After sighting the seasons first apricots at the Greenmarket last Saturday, we figure the dog days cant be far behind. Gather your dinner-party guests while the weather is still cool enough for cooking, and be prepared to switch to a raw-food (or ice-cream) diet any day now.
What to Look For
Callaloo features in a soupy Caribbean dish by the same name that usually contains okra. Also called red amaranth, the gorgeous fuchsia leaves have a tangy, mineral-rich flavor. The plant, said to be even more nutritious than spinach, is associated with immortality in Greek mythology and used for its curative properties in Chinese medicine. Cook in its namesake dish, saut the leaves and thin stems, or shred into stir-fries ($2 per bunch at Gorzynski, available Saturday).
Black raspberries appear earlier in the summer than blackberries; they look quite similar but have a hollow center. Though cultivated black raspberries, available at several farms, are large, sweet, and juicy, perfect for topping a tart, the tiny wild ones are worth seeking out for their woodsy, winey flavor ($4 per half-pint for both wild and cultivated berries at Eckerton, available Monday, Wednesday, and Saturday).
Green beans are so ubiquitous that its a pleasant surprise to learn theyre just coming into season (the weather they like best occurs in the first part of the summer and then again in early fall). Compared to the tougher varieties that are machine-picked for supermarkets, the ones at the Greenmarket are a lighter green, with a velvety skin and a lot more taste. Enjoy them barely cooked in salads or with dips ($3 per quart at James Durr, available Saturday).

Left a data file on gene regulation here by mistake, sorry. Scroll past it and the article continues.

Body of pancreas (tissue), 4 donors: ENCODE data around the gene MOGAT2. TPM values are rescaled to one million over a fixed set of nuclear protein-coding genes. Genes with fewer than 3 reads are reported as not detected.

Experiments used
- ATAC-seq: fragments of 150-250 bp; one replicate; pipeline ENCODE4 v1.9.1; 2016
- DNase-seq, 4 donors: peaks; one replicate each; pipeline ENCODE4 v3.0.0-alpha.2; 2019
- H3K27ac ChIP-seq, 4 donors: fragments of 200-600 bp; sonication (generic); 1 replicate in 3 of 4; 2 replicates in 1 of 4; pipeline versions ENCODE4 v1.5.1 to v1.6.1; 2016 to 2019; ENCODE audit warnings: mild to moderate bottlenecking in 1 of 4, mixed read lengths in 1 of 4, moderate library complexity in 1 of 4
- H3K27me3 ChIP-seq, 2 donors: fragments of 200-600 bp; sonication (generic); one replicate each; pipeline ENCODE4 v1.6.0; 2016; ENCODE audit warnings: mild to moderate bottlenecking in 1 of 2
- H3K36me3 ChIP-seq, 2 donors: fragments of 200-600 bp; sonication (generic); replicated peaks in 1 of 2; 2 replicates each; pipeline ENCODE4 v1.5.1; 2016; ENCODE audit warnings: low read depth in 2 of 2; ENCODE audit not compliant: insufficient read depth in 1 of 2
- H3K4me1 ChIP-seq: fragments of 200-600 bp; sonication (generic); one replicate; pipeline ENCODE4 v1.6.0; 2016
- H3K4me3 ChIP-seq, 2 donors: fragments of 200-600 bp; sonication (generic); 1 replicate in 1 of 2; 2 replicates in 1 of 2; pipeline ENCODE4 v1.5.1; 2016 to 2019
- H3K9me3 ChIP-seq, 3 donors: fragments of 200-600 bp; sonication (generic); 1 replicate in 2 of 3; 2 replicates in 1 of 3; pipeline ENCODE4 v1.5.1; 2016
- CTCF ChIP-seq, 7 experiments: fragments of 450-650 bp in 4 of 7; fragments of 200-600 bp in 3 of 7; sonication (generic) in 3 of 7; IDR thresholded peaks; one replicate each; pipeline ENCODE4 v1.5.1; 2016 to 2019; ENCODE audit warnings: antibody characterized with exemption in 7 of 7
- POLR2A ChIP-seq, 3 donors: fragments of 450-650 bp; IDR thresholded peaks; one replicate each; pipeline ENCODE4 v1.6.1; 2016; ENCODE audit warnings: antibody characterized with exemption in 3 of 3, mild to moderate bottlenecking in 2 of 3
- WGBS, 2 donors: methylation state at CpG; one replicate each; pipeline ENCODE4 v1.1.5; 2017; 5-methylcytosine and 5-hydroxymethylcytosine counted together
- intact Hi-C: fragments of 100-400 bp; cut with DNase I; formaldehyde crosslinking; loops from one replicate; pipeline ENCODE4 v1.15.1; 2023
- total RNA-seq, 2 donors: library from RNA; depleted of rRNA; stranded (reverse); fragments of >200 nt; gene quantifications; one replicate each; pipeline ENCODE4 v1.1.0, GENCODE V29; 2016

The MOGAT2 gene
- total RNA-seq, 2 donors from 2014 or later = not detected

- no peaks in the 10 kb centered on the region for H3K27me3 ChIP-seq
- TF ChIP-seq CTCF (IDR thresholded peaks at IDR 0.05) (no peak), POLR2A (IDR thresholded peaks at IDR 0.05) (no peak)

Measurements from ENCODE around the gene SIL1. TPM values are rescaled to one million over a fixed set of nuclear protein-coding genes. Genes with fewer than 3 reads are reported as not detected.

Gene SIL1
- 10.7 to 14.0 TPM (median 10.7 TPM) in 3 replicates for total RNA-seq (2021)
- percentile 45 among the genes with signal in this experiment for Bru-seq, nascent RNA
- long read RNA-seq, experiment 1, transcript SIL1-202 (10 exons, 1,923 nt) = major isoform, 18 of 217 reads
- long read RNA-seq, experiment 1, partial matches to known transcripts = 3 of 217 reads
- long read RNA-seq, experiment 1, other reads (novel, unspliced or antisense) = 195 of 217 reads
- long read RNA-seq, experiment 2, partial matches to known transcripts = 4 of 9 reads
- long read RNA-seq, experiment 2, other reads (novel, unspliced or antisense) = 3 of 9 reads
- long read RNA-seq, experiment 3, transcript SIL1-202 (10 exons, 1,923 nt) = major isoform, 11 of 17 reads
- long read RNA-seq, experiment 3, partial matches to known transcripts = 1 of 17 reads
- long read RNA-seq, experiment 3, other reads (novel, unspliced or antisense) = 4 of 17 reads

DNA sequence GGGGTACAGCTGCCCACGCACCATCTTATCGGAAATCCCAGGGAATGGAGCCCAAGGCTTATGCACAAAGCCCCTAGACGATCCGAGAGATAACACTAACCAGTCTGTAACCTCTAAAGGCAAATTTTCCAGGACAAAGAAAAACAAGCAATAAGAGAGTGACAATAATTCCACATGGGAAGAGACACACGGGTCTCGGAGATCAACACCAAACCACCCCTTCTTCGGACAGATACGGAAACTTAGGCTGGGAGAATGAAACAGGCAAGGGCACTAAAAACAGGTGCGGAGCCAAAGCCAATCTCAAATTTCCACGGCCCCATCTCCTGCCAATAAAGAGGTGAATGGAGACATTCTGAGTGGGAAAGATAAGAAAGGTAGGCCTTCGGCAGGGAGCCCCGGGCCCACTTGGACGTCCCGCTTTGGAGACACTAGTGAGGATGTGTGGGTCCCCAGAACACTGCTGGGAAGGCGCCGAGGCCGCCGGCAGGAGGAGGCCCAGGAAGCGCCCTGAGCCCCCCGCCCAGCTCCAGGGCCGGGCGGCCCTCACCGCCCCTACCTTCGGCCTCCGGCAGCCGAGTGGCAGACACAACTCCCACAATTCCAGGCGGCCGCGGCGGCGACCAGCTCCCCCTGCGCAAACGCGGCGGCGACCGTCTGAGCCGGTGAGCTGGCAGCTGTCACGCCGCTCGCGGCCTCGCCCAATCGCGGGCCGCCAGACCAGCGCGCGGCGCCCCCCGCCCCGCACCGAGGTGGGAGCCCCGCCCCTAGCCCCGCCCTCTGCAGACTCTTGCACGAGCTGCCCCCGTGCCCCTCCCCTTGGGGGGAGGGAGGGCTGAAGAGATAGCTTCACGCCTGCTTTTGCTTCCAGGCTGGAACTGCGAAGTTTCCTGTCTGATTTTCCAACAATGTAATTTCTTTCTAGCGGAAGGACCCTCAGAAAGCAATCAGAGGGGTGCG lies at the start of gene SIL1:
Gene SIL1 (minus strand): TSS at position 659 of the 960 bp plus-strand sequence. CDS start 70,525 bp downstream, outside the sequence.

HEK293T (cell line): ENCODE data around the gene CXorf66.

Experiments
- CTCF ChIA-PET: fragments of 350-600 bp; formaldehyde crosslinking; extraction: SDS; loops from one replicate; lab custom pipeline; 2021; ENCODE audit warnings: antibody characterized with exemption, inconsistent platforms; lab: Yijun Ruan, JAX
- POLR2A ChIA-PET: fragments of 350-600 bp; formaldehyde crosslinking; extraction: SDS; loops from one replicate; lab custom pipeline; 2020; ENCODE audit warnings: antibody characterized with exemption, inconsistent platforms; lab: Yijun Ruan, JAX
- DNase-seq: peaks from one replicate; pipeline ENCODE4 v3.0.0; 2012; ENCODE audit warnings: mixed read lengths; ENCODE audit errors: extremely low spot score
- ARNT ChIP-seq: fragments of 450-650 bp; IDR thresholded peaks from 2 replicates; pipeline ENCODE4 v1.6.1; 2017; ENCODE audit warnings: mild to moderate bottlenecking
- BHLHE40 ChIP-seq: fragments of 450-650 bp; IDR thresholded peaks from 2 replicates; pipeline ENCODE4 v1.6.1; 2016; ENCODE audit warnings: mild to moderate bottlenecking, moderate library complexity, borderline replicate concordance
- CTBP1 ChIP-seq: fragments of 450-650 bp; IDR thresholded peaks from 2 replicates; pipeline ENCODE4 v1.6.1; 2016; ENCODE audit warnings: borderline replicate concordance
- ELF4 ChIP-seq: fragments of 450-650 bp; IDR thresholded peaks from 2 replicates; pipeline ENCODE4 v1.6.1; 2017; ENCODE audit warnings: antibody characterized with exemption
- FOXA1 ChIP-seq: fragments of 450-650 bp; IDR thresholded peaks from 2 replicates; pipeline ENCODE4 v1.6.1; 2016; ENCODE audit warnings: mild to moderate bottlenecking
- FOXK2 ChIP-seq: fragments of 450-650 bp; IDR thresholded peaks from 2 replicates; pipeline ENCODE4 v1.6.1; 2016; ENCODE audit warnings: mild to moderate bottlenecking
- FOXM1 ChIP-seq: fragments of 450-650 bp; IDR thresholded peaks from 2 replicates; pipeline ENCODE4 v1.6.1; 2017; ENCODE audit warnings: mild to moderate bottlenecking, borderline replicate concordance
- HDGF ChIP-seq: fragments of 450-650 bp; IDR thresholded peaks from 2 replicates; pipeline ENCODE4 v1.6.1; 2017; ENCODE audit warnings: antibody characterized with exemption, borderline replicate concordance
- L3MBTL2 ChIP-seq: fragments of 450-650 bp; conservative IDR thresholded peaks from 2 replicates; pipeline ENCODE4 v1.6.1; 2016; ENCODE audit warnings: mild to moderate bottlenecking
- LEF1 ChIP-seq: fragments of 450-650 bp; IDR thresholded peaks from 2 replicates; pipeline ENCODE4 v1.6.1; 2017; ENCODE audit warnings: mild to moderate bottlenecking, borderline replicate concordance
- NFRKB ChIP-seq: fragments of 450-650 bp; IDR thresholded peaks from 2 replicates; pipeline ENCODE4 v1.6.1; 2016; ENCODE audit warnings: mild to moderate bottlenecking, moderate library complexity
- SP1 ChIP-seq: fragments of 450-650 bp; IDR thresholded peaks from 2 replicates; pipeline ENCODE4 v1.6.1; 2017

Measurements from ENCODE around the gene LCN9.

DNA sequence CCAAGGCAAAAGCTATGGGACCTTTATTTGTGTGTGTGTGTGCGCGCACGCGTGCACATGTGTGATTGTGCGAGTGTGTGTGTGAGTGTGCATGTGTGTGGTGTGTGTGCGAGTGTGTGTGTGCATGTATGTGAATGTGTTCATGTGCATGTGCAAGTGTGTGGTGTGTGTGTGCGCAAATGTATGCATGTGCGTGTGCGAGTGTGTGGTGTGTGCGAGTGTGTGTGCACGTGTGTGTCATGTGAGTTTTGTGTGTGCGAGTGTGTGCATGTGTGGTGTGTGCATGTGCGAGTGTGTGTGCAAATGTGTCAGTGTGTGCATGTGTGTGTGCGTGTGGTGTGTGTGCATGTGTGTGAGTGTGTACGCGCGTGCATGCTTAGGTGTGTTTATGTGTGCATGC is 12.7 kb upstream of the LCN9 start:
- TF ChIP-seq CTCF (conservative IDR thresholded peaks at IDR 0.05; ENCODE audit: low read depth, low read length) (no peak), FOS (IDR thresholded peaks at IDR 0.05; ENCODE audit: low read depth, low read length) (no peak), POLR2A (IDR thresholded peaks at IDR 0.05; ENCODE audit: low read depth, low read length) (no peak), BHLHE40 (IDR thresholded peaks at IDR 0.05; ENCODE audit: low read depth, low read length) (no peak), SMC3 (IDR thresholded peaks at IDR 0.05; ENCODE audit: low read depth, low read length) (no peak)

Middle Eastern cucumbers, a.k.a. Persian cucumbers, are particularly sweet and melonlike, with smooth, dense flesh and not too many seeds. Thanks to their relatively low moisture content, theyre delicious for snacking on and well suited to gazpacho or cucumber salad ($3 per pound for organic cukes at Norwich Meadows, available Monday and Saturday).
Blink and Youll Miss It
Gooseberries, translucent, lime-green-and-white-striped orbs that become tinged with pink as they ripen, are the size of huge blueberries. Their season in these parts is unlikely to last more than three weeks. Simmer with sugar, cool, and fold into whipped cream for a British gooseberry fool, or turn them into a fruity filling for beignets ($4 per half-pint for unsprayed berries at Nemeth Orchards, available Saturday; $3.50 per half-pint at Fantasy Fruit, available Monday, Wednesday, and Saturday). Zoe Singer